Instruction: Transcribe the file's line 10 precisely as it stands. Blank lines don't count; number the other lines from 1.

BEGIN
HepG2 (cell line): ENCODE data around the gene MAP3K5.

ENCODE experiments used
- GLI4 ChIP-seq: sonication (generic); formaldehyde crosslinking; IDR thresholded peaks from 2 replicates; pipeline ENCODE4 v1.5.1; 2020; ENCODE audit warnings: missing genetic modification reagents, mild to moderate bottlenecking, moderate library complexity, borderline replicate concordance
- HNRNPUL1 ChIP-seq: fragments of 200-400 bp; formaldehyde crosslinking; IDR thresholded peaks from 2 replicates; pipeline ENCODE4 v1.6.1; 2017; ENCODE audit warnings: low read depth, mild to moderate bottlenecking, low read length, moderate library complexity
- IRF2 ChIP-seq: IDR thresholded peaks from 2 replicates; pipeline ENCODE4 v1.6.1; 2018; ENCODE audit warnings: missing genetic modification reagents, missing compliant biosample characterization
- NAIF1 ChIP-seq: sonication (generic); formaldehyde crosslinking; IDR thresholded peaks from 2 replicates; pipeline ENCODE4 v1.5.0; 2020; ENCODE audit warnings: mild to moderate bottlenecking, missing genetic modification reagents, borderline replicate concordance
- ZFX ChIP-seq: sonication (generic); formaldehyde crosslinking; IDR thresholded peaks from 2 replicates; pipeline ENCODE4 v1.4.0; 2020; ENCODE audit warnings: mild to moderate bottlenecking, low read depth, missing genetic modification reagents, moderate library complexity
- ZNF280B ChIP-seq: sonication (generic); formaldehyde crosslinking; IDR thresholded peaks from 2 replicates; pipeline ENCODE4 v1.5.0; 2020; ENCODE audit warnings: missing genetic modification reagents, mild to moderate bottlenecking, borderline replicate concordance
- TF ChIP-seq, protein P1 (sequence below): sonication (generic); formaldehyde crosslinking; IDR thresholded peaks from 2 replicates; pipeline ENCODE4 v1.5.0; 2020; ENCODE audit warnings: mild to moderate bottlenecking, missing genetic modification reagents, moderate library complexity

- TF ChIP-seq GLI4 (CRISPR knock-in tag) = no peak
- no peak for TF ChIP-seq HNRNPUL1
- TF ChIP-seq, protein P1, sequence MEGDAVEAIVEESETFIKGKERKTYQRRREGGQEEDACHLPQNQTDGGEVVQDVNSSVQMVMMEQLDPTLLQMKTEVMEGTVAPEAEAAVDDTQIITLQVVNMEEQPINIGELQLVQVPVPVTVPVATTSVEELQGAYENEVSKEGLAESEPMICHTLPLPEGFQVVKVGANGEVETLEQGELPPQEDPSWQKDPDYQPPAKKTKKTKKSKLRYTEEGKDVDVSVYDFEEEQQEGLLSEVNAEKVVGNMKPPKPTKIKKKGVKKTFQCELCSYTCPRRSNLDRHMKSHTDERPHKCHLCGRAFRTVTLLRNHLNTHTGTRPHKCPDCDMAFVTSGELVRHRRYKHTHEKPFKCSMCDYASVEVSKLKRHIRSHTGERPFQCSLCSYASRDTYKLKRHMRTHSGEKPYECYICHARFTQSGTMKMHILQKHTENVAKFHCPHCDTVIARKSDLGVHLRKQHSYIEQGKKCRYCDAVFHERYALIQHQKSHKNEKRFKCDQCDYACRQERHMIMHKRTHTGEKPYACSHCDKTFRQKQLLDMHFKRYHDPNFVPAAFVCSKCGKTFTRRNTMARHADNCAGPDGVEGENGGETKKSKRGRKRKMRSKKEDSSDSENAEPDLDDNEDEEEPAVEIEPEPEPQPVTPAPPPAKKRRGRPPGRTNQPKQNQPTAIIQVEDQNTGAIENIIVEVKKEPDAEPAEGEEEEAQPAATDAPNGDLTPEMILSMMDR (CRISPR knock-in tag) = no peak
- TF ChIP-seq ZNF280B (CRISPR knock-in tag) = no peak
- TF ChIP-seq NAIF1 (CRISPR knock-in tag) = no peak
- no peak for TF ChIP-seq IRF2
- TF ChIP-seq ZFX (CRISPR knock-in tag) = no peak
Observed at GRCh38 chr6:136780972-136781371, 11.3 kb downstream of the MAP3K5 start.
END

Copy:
- TF ChIP-seq GLI4 (CRISPR knock-in tag) = no peak